Sales in Q1 2006 were up 13 per cent on the same three months of 2005 to €448m, but earnings (EBITDA) were well below last year - down to €40m from €50m.
The company pointed out in the Q1 results, released today, that the division's earnings were nonetheless significantly higher than in Q4 2005, when EBITDA was -€7m. But then too the lower earnings were checked by higher sales of some products (sales were up 11 percent to €483m).
And the same delicate balancing act was seen in full year 2005, when sales were up 3 per cent to €1,7bn but EBITDA plummeted from €97m to €22m.
Along with the vitamin C and lysine price pressure, BASF cited higher raw material costs, for example for crude sugar, as another factors affecting margins.
In 2005 BASF initiated a restructuring programme in an effort to improve margins for the division. The most significant measure so far has been the closure of the plant in Grenaa, Denmark, which has helped reduce fixed costs in the vitamin C.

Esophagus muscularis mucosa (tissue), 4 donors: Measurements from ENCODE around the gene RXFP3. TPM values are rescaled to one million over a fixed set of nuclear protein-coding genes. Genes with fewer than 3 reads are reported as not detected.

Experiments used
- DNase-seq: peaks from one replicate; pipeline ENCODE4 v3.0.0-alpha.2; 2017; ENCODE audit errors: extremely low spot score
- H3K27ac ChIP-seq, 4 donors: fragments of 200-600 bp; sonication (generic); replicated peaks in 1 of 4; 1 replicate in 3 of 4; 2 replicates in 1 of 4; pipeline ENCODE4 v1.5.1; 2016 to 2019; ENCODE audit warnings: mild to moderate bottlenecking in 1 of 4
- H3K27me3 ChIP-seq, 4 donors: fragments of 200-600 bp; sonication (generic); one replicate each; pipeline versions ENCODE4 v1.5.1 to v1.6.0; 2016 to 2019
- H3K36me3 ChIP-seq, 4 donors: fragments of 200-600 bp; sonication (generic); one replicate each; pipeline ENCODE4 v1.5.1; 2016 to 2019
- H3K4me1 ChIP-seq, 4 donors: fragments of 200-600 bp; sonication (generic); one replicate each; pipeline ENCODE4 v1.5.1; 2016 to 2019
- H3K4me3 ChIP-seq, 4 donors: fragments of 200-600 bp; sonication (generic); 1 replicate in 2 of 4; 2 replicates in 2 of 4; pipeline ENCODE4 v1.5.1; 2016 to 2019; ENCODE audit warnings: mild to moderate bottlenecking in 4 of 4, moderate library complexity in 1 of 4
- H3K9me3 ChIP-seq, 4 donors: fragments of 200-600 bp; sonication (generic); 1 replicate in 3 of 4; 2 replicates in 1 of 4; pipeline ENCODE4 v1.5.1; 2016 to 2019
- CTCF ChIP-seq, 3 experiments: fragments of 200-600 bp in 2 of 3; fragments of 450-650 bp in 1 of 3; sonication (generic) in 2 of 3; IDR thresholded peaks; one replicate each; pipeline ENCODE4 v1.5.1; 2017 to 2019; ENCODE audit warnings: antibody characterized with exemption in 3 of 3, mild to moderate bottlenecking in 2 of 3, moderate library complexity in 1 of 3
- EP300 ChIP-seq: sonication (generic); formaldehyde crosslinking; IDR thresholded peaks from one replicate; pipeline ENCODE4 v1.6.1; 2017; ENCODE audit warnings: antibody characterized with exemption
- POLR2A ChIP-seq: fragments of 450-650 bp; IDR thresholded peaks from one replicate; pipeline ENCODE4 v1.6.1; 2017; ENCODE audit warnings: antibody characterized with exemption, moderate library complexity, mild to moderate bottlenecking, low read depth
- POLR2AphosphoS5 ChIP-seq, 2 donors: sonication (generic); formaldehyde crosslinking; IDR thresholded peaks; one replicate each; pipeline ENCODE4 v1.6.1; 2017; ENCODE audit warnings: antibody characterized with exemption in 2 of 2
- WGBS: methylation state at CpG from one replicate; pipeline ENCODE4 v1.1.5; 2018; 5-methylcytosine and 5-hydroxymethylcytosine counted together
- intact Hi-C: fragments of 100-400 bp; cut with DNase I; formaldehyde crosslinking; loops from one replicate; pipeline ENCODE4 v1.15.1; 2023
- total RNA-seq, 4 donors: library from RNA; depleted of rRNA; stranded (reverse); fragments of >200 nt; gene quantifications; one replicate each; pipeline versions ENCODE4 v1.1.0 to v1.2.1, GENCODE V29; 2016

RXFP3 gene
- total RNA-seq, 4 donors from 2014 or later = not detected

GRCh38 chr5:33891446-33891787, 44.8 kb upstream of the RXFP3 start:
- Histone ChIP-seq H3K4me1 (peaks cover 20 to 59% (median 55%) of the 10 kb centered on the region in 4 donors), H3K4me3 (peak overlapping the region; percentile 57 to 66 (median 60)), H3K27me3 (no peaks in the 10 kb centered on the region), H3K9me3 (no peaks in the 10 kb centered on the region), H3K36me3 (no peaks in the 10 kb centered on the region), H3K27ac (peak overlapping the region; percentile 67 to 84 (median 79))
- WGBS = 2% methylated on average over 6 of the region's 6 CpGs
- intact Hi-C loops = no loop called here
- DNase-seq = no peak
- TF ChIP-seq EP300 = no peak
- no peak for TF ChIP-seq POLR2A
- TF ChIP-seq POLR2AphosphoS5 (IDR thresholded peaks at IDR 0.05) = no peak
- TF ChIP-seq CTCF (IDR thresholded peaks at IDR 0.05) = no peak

The closure did not come as a complete surprise, since the group announced a €26 million charge for restructuring of its vitamin C operations last August but declined to reveal at the time what this would be for.
Prices for vitamin C have been falling ever since Chinese companies began making it several years ago, and the market is now shaped by five Chinese players.
BASF is not alone in introducing cost-cutting measures to lessen the pinch. This time last year DSM closed its manufacturing plant in Belvidere in New Jersey, leaving it with reduced yet more efficient capacity at what is now the last remaining European plant in Dalry, Scotland.
BASF's primary source of vitamin C is now Asia.
In January it bought the final remaining stake of its vitamin sales and marketing joint venture with Japanese firm Takeda, but Takeda, Japan's largest pharmceutical maker, still owns the vitamin production plants that supply jv and supplies BASF with about 12,000 metric tons of vitamin C under a special agreement.
BASF is still a significant supplier of carotenoids and other vitamins used in food, and continues to produce powder formulations of vitamins and carotenoids and microencapsulated food ingredients at its other Danish plant in Ballerup.
The fine chemicals division is set against a rosier overall picture for the German group, which said its full year 2005 results were the best in its history.
Sales for all divisions were up 24 per cent in Q1 to €12.5bn and EBITDA increased 19 per cent to €2.4bn.